SMALL fleets looking to replace vehicles, or wanting to take advantage of the taxation and cost benefits of moving to electric vehicles, maybe stymied by lack of available vehicles to lease.
The current semiconductor – or chip – shortage is becoming a global issue for car and van producers.
The vehicle procurement platform for leasing brokers, Fleet Procure, has told us that all new Transit and Transit Custom deliveries will be 2022 now following temporary idling of the Turkish factory where they are built.
Closer to home, BMW’s Oxford MINI plant is to close for several days as it awaits delivery of the vital chips, in a report from the FT.
Other brands popular with SME fleets likely to be affected include Jaguar Land Rover, Stellantis, Peugeot and Volkswagen.
Denise Lane, Director at the the Association of Fleet Professionals (AFP), representing managers in the fleet industry, said:
“This is an issue that has been rumbling in the background for some time but is now really starting to affect car and van production materially on a day-by-day, week-by-week basis.
“Some manufacturers have already sent out messages to fleets listing which models are likely to be in reduced supply and, for some operators, there are very clearly going to be potential problems with getting hold of the vehicles they need.”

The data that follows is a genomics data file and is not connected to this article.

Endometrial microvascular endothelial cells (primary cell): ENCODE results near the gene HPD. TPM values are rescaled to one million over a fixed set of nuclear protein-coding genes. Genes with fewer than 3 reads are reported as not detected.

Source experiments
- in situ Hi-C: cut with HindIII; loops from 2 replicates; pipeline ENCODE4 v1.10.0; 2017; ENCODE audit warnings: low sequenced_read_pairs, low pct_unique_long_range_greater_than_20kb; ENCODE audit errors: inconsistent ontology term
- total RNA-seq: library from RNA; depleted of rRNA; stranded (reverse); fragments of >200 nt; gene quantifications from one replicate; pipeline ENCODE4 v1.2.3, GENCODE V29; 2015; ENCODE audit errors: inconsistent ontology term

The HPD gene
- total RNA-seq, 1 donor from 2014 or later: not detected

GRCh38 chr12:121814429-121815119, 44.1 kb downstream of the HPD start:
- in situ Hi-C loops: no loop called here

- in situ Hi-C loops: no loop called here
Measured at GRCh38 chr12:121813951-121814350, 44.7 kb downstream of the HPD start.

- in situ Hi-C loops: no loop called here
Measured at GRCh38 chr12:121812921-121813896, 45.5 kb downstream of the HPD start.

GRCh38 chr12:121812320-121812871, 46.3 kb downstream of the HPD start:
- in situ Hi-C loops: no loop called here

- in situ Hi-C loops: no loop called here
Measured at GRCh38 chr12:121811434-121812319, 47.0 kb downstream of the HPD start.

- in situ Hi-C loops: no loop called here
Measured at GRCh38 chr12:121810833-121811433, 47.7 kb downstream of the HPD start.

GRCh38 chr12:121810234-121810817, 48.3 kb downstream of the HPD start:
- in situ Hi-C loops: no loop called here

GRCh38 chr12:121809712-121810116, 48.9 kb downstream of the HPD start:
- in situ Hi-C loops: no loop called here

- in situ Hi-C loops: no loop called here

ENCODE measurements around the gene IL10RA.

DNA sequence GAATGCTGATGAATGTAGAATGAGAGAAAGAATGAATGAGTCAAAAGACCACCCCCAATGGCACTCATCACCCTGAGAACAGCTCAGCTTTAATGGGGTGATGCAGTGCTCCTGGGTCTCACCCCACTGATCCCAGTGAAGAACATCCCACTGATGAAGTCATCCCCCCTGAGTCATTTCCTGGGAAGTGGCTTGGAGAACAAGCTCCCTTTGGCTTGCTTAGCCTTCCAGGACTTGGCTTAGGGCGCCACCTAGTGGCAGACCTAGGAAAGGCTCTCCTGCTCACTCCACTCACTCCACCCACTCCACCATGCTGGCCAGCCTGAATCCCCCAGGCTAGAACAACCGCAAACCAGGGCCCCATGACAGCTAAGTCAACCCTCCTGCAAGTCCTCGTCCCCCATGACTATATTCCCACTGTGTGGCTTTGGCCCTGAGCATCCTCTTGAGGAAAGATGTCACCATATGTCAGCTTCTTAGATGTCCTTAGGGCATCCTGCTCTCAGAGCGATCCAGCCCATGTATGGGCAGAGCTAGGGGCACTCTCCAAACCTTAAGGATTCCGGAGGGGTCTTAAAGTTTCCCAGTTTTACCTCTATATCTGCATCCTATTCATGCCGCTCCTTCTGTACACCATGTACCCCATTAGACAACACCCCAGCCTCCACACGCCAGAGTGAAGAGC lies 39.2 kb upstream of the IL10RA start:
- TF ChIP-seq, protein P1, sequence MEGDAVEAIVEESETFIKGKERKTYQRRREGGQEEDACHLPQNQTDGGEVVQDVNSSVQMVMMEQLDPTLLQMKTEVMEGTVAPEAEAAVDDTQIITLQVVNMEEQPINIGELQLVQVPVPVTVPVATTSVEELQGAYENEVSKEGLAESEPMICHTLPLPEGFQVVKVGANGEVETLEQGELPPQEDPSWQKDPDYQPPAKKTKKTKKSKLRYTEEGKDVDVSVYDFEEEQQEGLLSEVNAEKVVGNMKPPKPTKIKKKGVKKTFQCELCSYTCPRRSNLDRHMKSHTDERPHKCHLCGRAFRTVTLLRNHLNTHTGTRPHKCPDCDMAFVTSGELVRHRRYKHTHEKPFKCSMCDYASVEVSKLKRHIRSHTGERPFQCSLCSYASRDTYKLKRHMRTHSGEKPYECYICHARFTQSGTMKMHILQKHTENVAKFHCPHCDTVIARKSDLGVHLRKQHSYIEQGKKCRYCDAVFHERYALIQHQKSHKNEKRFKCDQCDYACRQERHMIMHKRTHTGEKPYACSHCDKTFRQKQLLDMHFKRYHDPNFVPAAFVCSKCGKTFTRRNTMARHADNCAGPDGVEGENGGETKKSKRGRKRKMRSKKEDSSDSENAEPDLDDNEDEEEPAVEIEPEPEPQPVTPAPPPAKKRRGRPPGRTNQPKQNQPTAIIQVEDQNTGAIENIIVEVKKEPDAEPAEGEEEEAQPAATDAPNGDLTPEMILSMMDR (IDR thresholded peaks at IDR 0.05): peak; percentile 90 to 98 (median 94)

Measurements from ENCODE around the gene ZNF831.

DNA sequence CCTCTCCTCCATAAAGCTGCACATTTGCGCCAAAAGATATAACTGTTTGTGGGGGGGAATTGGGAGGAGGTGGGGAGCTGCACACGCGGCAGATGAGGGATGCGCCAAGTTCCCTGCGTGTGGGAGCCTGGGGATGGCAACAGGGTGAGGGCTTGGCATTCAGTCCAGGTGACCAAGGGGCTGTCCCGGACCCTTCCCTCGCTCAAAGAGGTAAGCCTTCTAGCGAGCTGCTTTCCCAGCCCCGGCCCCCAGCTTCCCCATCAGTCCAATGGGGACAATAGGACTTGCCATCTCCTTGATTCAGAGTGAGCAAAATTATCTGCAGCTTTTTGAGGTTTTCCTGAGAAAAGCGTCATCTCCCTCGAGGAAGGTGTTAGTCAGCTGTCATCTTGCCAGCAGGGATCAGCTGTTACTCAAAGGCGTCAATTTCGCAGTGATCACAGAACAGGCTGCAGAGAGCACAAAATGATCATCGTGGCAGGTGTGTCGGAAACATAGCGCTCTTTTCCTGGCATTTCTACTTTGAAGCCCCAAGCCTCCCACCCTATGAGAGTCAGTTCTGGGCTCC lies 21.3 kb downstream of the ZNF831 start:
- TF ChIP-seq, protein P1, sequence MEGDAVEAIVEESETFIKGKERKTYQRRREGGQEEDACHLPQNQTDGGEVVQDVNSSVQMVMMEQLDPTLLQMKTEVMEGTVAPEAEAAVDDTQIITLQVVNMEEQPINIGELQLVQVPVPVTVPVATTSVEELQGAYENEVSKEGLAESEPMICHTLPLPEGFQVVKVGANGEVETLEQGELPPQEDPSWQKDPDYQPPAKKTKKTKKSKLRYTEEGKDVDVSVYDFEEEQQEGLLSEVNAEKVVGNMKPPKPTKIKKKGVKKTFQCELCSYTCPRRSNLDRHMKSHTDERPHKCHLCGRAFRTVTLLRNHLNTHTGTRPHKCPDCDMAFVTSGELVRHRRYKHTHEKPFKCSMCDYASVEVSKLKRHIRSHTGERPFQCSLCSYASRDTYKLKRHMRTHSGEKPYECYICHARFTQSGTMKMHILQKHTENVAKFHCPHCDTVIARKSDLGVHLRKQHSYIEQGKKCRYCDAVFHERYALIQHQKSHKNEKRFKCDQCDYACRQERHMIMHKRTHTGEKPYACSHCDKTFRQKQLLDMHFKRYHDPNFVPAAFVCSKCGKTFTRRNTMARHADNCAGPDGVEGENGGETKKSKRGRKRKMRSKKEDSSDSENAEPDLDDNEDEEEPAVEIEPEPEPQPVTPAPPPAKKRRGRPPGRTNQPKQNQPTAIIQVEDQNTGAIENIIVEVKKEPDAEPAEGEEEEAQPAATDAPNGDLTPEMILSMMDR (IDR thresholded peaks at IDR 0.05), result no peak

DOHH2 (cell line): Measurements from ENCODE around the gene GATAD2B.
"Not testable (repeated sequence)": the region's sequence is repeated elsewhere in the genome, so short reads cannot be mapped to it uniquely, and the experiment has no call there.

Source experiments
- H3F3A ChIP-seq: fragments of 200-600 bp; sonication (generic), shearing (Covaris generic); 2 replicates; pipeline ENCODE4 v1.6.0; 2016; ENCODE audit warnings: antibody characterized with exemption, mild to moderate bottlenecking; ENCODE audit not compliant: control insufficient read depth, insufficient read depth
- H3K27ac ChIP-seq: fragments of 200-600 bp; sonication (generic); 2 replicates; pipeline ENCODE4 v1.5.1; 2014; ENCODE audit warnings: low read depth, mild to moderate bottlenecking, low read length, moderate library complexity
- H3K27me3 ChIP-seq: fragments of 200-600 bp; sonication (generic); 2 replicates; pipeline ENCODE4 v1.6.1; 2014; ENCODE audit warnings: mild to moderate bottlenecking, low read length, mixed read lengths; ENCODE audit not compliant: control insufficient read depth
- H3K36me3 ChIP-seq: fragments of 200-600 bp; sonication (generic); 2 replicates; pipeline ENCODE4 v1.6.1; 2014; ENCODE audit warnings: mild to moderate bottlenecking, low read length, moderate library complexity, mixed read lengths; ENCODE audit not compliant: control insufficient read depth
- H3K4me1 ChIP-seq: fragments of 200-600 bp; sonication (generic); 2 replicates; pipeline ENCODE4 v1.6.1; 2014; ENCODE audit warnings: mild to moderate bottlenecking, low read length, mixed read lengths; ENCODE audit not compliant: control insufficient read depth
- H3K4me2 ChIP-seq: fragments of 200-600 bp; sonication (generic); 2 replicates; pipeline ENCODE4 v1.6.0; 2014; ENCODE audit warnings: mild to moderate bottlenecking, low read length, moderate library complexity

What Should Small Fleets Do?
The first task for most fleets, she said, would be to ask manufacturers and leasing companies about how existing deliveries and future lead times were likely to be affected.
“Job one for fleet managers is to get a clear picture of the situation so that they can formulate a plan. There are a number of options – for example, if a car or van they have ordered will be slow to arrive, they can continue to operate their existing vehicles by negotiating to extend their leasing agreement, or potentially look at alternative models.
“Where vehicles are required to fulfil a new need, then short or medium term hire may be the best option, although it could be that daily rental companies themselves could come under pressure, both in terms of getting hold of planned vehicle supply and meeting increased demand as a consequence of the semiconductor shortage.
“What is most important, we believe, is for manufacturers and others in the manufacturing supply chain to continue to provide updated and accurate information. Fleets should be able to resolve most of the problems created by this situation but clarity is needed so they know exactly what problems they are likely to face.”